‘…for the kids at the Child Rights and Rehabilitation Network, CRARN centre in Eket, Akwa Ibom State, and every misunderstood Nigerian child who has either been tortured, abandoned, maimed or even killed, especially on the spurious allegation of witchcraft …rejected by the same adults society who ordinarily should offer protection and care…
…with hope and prayers that one day the much needed relief that the Nigerian child deserves will come to them and that justice will finally get to be served on those heartless adult at whose hands the Eket kids continue to suffer…’
Ocheche Ayeni sat cross-legged on Uncle Alonge’s wooden chair. She sat as if she was practically glued to the flattened foam on the wooden chair set in the entrance of the old man’s kiosk. Her favourite rag doll clutched under her left armpit, she sat there waiting. Patiently.
It would have been better if it was just the inner foam of the dirty lice infested settee that was pouring out, yet that was not the case as the bulging spring also made sitting on the chair uncomfortable for her. Despite her discomfort however, she knew she had no choice. It was the spot she was instructed to sit and wait for Oyin Konde who had rushed across to the other side of the street facing Uncle Alonge’s kiosk to get more thread. That Uncle Alonge, the jolly old man from the next village with a face like a mass of rotten beef and a large tummy that giggles anytime he laughed.
The late afternoon sun shone through the leaves of the giant Ogehghe tree with bark like the skin of an aged crocodile and stood like a scary king near the kiosk, casting its flickering shadow on it. Though the day was winding down, the mild heat from the sun kept pouring down like bullets from a machine gun. Like a suiting balm however, the evening breeze was also present to caress Ocheche’s ebony skin; successfully removing her mind from the mild evening heat. The sight of the motion of the large golden ball that was the evening sun and the sweet evening breeze served to entrance the little girl as she sat with her face turned upward, as if hypnotized by the elements. In her mind, more out of reflect or by default, she wanted to make the most of the few minutes it will take Oyin Konde to go and get the thread she needed to complete the braiding of her hair.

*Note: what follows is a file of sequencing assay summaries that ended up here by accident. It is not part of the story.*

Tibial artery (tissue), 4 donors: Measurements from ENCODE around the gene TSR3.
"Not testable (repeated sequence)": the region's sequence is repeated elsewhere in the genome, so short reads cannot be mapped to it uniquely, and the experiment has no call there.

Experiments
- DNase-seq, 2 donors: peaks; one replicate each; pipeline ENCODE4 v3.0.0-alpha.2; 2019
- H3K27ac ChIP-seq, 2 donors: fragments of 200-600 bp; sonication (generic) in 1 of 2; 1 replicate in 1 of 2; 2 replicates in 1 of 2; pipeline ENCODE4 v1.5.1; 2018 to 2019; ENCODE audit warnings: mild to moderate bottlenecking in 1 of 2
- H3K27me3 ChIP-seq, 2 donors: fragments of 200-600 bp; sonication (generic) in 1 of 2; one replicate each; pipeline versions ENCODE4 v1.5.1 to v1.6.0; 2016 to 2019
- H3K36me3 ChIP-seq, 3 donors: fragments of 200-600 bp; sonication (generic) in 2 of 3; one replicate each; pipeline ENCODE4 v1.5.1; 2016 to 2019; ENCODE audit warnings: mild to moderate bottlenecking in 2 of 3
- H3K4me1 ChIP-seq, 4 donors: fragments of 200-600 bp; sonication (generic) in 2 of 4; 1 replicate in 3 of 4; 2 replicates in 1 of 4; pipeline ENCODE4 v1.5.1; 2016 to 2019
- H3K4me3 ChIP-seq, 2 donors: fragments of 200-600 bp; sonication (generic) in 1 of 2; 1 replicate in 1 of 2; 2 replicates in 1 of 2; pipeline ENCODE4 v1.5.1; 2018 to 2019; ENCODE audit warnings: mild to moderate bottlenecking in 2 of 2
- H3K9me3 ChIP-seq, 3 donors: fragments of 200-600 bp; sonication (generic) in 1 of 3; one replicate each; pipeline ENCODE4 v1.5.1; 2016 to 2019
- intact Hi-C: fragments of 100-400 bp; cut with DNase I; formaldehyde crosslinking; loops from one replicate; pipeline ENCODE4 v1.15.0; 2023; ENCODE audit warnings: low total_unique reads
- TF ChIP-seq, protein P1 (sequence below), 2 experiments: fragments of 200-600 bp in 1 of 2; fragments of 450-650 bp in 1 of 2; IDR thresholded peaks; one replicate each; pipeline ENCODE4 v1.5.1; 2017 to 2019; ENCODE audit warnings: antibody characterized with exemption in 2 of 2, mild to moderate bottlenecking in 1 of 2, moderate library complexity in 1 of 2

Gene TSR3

Her mother had hurried home earlier with the excuse that she needed to go and attend to house chores and had left her with her market neighbour and closest friend, Aunty Funke. Aunty Funke, that dark lady with a set of canine teeth that bears a striking resemblance to that of a vampire. The little Ocheche was always wary of her anytime their paths crossed. She was so dark that her complexion blended perfectly with the night. It was her funny look and complexion that made Ocheche all the charier of her. To add that there was this weird scar that ran from her forehead through her cheek to her jaw, running down her chest and finally disappearing into her bra.
‘When Aunty Funke closes shop, she’ll bring you home’, those were her mother’s parting words as she lifted the basket of unfinished oranges on her head. She’d sell them the following day she murmured under her breath as she hurried off. Business had been anything but fair to her she complained before taking her leave. And her husband’s short temperedness did not help matters. She must hurry home to prepare dinner before the short, tick set man with limbs like that of an ape returned from his usual gravel lifting job at the quarry. How did Aunty Funke come by her strange set of teeth and the scar? These were the two questions in Ocheche’s mind as she watched her mother’s receding figure disappeared into the horizon. Oyin Konde the hair stylist braiding her hair was not yet done as at the time her mother decided she had had enough of the poor sales for the day. It was this, Aunty Funke’s promise to bring her home, her father’s temper and the poor sales of the day that was to blame for her mother leaving her in the care of her best friend, the weird witch-looking Aunty Funke Ocheche regretted. Ocheche sat still, watching the sky.